15. Dealing with the legal position established by the decisions in Tulasamma (supra) and Bai Vijaya Vs. Thakurbai [(1979) 2 SCC 300], the position regarding the application of Section 14(2) of the Act is summed up in Mayne on Hindu Law thus:
“Sub-section (2) of Section 14 applies to
instruments decrees, awards, gifts etc., which create independent and new title in favour of females for the first time and has no
application where the instruments concerned merely seek to confirm, endorse, declare or recognize pre-existing rights. The creation of a restricted estate in favour of a female is legally permissible and Section 14(1) will not operate in such a case. Where property is
allotted or transferred to a female in lieu of maintenance or a share at partition the
instrument is taken out of the ambit of sub- section (2) and would be governed by section 14(1) despite any restrictions placed on the powers of the transferee.”
(See page 1172 of the 15th Edition)
16. Here, Ralla Singh has validly disposed of his separate property by a Will. This is permissible as he has the capacity to so dispose it of. He is also enabled to do so by Section 30 of the Hindu Succession Act. He is thus entitled to interfere with the succession that would have ensued if he had died intestate. In the context of the will executed by him the question is what has he bequeathed to his wife and whether he had placed any restriction on her estate so bequeathed. The corollary would be whether the appellant is entitled to the decree sought for by him in the context of Section 14(2) of the Hindu Succession Act.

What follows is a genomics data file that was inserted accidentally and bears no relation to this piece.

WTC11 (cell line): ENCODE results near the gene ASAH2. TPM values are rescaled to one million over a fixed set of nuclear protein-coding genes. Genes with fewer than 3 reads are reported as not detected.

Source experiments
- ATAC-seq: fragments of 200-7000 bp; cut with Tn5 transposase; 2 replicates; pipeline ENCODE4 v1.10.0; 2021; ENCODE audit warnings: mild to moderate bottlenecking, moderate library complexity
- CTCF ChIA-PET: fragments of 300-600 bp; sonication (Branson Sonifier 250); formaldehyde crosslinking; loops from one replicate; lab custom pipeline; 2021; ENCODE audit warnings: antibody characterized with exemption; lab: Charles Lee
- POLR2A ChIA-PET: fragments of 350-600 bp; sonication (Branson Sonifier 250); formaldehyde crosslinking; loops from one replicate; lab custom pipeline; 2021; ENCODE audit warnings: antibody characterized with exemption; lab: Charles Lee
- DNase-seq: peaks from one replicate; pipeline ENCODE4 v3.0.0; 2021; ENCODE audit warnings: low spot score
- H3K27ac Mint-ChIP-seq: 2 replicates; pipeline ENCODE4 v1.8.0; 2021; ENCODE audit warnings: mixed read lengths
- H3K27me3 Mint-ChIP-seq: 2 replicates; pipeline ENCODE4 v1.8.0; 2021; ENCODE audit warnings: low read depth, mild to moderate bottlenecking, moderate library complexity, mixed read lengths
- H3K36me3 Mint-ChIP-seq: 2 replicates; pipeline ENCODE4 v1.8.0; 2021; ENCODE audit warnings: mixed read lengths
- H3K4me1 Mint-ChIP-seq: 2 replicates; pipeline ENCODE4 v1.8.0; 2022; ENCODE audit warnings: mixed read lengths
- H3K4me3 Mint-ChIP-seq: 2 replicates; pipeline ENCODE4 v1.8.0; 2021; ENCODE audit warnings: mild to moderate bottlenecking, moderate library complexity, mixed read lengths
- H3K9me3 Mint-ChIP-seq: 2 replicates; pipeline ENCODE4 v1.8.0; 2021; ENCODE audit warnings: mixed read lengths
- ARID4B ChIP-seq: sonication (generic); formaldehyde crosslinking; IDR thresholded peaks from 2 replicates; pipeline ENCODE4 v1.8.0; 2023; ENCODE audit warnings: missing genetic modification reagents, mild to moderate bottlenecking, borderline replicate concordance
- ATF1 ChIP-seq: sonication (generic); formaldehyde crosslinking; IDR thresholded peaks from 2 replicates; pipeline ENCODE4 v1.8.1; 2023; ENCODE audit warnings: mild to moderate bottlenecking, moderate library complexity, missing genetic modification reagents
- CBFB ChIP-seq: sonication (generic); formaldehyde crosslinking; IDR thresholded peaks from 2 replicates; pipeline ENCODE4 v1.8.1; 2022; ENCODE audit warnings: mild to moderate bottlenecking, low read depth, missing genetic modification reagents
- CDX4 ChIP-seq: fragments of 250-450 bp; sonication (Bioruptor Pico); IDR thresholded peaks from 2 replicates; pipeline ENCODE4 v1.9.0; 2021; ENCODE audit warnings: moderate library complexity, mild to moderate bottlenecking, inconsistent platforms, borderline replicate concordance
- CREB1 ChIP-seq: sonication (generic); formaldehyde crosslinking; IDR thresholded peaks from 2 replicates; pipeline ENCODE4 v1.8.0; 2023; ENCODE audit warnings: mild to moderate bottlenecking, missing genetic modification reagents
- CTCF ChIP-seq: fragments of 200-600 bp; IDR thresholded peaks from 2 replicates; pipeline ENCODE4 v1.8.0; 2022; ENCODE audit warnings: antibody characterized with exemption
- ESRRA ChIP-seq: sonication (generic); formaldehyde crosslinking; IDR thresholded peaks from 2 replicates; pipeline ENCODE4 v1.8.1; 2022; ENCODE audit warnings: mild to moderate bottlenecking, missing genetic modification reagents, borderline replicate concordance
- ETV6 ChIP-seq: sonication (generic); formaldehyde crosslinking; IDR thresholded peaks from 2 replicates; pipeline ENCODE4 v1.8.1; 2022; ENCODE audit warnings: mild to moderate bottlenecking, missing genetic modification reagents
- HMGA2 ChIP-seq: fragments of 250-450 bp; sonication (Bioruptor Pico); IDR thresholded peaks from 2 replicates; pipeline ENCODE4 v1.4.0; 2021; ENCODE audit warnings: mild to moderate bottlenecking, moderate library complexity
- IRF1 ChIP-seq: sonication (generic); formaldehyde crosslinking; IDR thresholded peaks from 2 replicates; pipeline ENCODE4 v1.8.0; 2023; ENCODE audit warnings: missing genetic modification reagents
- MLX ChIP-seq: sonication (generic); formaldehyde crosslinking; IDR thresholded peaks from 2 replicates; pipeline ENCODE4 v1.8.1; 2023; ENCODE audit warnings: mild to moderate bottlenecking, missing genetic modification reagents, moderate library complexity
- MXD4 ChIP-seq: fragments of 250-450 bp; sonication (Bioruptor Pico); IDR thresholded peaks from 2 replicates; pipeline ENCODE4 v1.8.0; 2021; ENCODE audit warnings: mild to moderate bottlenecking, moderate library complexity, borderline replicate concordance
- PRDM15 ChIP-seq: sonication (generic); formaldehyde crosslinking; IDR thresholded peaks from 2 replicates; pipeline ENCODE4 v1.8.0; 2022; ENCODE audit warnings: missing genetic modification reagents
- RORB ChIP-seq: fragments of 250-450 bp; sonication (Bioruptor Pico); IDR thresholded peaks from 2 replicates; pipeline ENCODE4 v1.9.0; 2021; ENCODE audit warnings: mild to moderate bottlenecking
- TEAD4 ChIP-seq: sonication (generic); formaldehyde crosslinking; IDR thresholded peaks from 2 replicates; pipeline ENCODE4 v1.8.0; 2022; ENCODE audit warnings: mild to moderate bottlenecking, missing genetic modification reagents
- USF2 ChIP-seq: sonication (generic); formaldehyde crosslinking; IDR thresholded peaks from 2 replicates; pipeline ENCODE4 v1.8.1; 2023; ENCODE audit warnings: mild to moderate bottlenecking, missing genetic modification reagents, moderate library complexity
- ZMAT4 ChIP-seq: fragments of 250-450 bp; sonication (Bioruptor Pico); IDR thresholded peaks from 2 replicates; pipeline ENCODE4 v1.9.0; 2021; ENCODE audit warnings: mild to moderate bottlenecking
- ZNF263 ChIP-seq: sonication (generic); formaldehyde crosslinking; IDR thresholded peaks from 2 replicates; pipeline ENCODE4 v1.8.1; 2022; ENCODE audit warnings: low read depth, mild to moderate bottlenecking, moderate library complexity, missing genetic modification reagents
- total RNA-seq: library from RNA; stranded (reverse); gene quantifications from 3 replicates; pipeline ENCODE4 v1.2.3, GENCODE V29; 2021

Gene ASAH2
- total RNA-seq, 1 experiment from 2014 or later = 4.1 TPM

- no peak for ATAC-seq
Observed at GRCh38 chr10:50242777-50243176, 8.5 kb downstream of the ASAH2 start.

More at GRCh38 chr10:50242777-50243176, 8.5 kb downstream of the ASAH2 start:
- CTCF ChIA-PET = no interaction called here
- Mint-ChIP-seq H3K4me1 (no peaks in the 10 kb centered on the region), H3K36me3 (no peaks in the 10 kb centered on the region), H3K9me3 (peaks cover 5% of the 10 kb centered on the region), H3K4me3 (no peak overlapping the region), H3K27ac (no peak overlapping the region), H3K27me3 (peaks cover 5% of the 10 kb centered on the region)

17. We shall now construe the will of Ralla Singh. He says in the will that he is 73 years old. He has no progeny. Only his wife and his two nephews (sister’s son) are alive and he wants to dispose of the property during his life time. He was absolute owner of the properties. He wants to provide for management of the properties in such a manner that after his death his wife so long as she remains alive will be the absolute owner and party in possession of all his properties and after her death, the rights over the property would be inherited by his two nephews. He is hence executing the will in favour of his wife in respect of all his properties moveable and immovable so that she will
be the absolute owner and party in possession after his death. So long as he was alive he will be the owner of his properties and after his death his wife would be the owner of his properties. So long as his wife was alive she will be owner of the properties and after her death his nephews will take the property in equal shares and during her lifetime his wife Isher Kaur will not transfer the properties to any other heirs by way of any Will. He has also added a note to the effect that his wife after his death will not be entitled to mortgage or sell the properties during her life time.